BeyondTrust

Security in Context: The BeyondTrust Blog

Welcome to Security in Context

Bringing you news and commentary on solutions and strategies for protecting critical IT infrastructure in the context of your business.

Capitol Hill is Moving on Cyber Security Bill

Posted July 23, 2012    Peter McCalister

Will government intervention help reduce the number of security attacks on our nation’s infrastructure or is the proposed Cyber Security Act too restrictive on private business causing forced transparency of operations and raised costs?

The Cyber Security Act 2012 Bill has been floating around for months and is now backed by President Obama. Sen. Joe Lieberman has stated that the Senate will consider the bill by weeks end. We revisit a previous standpoint detailed in Forbes earlier this year in light of this recent movement. There are several reasons why an increased bureaucratic push for compliance might not be good for business.

A large concern for organizations is to be mandated to disclose that their asset data has been compromised. In a recent Cyber Security Watch Survey, 70 percent of insider incidents are handled internally without legal action. Companies want to maintain a reputation as well as avoid the public eye at all costs. It’s much easier to deal with internal controversy without a media frenzy causing the microscope to land on your security practices.

More often now, executive management teams mistake well-planned and executed information security architecture with satisfaction of compliance and regulatory statutes. Unfortunately, this approach often falls short. Nonetheless, having great security practices don’t always mean compliance and vice versa. Satisfying compliance and regulatory mandates to the letter may still leave organizations vulnerable to security breaches.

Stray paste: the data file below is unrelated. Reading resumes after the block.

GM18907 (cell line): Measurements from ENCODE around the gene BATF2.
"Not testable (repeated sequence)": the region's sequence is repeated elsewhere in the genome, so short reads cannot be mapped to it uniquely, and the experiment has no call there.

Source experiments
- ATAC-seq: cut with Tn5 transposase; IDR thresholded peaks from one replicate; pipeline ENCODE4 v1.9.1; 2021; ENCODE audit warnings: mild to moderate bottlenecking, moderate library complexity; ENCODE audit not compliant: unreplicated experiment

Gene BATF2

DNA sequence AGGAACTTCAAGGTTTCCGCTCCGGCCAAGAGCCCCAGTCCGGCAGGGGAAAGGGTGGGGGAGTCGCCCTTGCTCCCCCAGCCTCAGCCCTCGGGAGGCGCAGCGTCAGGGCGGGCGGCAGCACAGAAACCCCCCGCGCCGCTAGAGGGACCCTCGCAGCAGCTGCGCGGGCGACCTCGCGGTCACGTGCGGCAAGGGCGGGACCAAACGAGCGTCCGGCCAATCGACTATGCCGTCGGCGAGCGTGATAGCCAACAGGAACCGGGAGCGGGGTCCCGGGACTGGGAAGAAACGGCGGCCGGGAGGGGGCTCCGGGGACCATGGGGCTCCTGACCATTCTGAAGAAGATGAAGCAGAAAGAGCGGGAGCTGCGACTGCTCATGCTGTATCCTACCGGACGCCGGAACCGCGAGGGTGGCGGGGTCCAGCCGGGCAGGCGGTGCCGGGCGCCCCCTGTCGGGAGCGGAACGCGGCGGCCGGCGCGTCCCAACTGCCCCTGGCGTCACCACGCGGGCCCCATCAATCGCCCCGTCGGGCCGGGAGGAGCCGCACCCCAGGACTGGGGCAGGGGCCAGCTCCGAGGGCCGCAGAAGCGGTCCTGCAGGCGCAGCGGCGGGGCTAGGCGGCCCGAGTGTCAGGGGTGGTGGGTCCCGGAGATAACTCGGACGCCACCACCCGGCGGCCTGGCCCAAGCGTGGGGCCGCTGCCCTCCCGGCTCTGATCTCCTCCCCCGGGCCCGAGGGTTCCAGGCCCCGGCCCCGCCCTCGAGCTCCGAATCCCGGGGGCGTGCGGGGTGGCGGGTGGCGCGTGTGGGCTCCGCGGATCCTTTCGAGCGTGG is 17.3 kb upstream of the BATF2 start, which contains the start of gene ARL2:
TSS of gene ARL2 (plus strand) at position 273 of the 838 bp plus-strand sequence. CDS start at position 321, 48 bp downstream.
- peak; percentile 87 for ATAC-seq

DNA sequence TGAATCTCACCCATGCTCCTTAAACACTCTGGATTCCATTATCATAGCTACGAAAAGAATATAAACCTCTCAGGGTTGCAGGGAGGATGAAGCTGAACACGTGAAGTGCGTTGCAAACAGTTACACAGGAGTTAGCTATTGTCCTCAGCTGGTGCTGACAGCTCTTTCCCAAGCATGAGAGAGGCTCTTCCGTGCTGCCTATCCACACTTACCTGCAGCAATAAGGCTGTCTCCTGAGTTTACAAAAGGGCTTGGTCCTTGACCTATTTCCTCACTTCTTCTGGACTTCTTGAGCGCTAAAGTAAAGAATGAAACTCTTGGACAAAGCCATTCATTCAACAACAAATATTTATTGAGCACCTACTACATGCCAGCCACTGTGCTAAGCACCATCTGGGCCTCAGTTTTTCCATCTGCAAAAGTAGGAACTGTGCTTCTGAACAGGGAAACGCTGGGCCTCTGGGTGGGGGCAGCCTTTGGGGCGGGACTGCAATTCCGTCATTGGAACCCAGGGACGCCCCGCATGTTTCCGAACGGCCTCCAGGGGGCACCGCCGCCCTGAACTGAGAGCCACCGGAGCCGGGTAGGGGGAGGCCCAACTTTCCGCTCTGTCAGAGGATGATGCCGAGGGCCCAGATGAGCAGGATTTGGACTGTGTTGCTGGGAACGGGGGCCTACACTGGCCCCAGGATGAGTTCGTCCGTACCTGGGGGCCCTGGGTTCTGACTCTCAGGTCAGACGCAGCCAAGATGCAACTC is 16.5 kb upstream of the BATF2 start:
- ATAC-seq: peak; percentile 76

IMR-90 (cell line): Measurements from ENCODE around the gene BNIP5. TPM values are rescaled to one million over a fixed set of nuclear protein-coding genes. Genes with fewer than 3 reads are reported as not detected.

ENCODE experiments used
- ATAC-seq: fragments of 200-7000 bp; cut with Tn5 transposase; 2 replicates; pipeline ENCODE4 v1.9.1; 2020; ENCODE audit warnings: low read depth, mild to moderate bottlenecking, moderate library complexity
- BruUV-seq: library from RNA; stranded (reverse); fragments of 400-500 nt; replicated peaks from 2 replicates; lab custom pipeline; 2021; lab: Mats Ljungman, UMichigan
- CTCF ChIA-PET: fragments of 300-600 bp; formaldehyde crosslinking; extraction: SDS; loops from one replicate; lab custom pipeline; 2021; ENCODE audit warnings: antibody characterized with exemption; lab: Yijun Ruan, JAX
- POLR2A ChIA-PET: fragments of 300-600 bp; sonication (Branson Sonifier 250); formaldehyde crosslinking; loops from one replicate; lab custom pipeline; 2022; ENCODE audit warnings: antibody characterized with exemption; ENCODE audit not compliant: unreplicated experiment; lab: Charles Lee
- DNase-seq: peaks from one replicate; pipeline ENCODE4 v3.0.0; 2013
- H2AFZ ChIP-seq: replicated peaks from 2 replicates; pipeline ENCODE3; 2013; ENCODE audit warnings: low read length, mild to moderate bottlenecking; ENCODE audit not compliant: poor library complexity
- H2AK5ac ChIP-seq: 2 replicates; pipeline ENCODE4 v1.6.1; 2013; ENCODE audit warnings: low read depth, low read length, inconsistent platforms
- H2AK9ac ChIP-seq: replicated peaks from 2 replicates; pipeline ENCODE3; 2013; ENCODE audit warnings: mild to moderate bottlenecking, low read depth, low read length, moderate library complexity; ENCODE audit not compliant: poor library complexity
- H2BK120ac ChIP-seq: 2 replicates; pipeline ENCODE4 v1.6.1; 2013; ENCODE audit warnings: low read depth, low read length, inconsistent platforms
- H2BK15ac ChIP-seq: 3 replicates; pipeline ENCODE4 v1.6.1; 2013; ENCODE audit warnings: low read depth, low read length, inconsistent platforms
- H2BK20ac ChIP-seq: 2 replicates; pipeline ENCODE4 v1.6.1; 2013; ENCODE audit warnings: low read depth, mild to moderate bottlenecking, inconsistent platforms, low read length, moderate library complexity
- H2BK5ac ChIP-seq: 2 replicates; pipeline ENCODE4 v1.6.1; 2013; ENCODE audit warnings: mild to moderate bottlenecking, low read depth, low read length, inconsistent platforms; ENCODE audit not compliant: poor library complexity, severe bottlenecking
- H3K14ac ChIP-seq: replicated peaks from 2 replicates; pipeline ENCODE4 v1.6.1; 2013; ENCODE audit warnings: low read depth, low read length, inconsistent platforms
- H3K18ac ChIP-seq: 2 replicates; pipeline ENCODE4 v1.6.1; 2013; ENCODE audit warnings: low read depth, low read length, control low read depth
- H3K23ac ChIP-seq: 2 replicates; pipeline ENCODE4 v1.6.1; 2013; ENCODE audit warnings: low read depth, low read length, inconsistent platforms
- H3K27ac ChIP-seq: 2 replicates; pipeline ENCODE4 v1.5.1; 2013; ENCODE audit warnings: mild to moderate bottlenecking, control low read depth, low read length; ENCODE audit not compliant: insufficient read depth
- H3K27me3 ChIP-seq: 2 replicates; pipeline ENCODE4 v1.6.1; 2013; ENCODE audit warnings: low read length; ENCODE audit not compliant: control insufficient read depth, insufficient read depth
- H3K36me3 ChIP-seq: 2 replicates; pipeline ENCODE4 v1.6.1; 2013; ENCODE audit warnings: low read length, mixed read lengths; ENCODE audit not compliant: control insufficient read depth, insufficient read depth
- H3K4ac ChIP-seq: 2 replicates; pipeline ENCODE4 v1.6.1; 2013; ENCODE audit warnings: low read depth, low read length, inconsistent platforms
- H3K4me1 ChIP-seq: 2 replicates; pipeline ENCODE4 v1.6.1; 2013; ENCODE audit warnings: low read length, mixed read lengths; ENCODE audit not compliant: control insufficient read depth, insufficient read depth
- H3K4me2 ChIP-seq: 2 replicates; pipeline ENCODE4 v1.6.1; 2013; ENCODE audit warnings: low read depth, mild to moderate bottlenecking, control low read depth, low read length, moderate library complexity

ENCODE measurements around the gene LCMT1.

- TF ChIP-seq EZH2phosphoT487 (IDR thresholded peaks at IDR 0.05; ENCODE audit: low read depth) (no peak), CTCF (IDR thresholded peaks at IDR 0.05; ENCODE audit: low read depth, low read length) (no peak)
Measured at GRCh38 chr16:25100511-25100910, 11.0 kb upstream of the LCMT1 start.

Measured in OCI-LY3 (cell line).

In order to curb hackers from penetrating critical infrastructure, the government needs to focus on leveraging its vast resources to drive a new architecture of security, product research and development. This can be achieved by advocating software and systems that are needed to protect us – such as protection from the accidental insider, the government stands a much better chance of protecting our nation’s critical assets. The most dangerous security risk “cocktail” that every corporation needs to address is the combination of critical vulnerabilities and over-privileged accounts on corporate assets.

Leave a Reply

Additional articles

red-thumbprint

Why big data breaches won’t always be so easy

Posted September 19, 2014    Byron Acohido

This blog post is republished with the permission of ThirdCertainty. See the original post here. – By: Byron Acohido, Editor-In-Chief, ThirdCertainty Some day, perhaps fairly soon, it will be much more difficult for data thieves to pull off capers like the headline-grabbing hacks of Home Depot and Target. That’s not a pipe dream. It’s the projected outcome…

Tags:
, , , , ,
pbps-blog2

8 Reasons Your Privileged Password Management Solution Will Fail

Posted September 18, 2014    Chris Burd

Leveraging complex, frequently updated passwords is a basic security best practice for protecting privileged accounts in your organization. But if passwords are such a no-brainer, why do two out of three data breaches tie back to poor password management? The fact is that not all privileged password management strategies are created equal, so it’s critical…

Tags:
, , , , , ,
pbps-customer-campaign-image

You Change Your Oil Regularly; Why Not Your Passwords?

Posted September 11, 2014    Chris Burd

There are many things in life that get changed regularly:  your car oil, toothbrush and hopefully, your bed sheets.  It’s rare that you give these things much thought – even when you forget to change them. But what if you’re forgetting something that can cost you millions of dollars if left unchanged for long periods…

Tags:
, , ,